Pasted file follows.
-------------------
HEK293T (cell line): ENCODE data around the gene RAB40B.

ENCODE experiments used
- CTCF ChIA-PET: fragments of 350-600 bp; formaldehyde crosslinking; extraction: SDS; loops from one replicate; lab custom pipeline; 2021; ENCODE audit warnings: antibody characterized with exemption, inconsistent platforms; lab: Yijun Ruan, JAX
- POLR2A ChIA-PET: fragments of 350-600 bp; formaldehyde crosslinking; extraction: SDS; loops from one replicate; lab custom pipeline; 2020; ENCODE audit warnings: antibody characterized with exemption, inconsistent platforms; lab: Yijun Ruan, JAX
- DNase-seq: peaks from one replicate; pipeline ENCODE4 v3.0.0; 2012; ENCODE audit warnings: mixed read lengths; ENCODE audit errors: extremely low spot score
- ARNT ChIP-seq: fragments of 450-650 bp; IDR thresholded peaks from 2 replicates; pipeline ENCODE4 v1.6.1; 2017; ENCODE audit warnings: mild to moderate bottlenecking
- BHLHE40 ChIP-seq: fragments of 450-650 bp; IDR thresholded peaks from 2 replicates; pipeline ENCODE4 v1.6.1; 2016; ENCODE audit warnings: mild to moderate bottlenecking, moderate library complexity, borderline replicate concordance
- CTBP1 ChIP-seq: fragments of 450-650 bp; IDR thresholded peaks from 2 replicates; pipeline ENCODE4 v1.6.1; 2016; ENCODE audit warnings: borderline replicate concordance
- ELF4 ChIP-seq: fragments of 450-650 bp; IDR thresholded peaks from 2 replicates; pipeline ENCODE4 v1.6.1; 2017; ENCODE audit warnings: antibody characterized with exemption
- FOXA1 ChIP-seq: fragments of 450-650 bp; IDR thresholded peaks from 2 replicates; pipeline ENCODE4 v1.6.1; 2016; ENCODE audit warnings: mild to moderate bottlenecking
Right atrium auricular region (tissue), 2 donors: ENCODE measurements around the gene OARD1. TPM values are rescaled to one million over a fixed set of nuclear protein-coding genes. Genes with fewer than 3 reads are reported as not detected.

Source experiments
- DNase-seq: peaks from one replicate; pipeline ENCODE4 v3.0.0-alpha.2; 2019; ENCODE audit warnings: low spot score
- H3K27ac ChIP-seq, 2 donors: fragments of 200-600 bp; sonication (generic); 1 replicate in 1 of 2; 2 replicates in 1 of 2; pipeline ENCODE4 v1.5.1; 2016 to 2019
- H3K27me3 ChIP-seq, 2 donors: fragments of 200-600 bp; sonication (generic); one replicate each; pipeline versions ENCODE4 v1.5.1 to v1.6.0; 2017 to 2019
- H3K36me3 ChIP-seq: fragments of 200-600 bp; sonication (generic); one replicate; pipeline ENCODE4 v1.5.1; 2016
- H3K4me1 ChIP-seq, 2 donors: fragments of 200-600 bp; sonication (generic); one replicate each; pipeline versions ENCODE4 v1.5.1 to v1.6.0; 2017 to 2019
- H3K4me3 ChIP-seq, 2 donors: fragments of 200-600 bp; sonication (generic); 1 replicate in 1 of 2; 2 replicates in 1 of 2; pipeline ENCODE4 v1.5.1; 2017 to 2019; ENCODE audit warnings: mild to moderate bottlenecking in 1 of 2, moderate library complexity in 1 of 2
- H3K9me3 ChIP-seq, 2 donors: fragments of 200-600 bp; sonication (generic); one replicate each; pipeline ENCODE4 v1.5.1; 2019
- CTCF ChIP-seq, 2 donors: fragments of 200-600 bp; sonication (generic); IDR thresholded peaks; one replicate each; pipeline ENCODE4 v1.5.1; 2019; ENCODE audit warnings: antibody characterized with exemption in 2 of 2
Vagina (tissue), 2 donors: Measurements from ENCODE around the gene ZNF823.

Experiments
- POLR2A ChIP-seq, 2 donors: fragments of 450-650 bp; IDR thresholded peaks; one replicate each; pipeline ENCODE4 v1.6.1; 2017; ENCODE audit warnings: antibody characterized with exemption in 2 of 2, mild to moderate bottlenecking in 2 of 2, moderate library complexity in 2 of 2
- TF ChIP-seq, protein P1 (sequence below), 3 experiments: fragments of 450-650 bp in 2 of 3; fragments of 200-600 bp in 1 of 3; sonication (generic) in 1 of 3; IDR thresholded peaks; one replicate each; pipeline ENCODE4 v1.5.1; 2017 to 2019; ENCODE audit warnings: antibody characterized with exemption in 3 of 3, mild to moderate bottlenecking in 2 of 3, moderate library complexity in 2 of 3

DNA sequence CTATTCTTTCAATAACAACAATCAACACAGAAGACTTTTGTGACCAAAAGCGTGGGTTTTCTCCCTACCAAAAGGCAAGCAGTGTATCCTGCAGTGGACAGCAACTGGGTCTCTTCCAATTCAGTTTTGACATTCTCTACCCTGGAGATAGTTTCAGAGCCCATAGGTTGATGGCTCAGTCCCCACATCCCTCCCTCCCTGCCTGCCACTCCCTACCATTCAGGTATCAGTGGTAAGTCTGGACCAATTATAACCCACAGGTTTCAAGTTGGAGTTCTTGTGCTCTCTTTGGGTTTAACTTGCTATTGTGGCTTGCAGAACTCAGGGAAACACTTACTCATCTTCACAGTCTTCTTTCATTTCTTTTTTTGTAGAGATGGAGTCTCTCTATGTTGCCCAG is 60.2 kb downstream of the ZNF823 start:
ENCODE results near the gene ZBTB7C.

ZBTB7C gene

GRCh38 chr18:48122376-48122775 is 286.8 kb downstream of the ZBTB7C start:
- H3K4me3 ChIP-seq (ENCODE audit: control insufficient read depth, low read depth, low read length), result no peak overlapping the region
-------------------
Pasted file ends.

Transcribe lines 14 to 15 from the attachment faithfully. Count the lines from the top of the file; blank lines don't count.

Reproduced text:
- H3K27ac ChIP-seq, 2 donors: fragments of 200-600 bp; sonication (generic); 1 replicate in 1 of 2; 2 replicates in 1 of 2; pipeline ENCODE4 v1.5.1; 2016 to 2019
- H3K27me3 ChIP-seq, 2 donors: fragments of 200-600 bp; sonication (generic); one replicate each; pipeline versions ENCODE4 v1.5.1 to v1.6.0; 2017 to 2019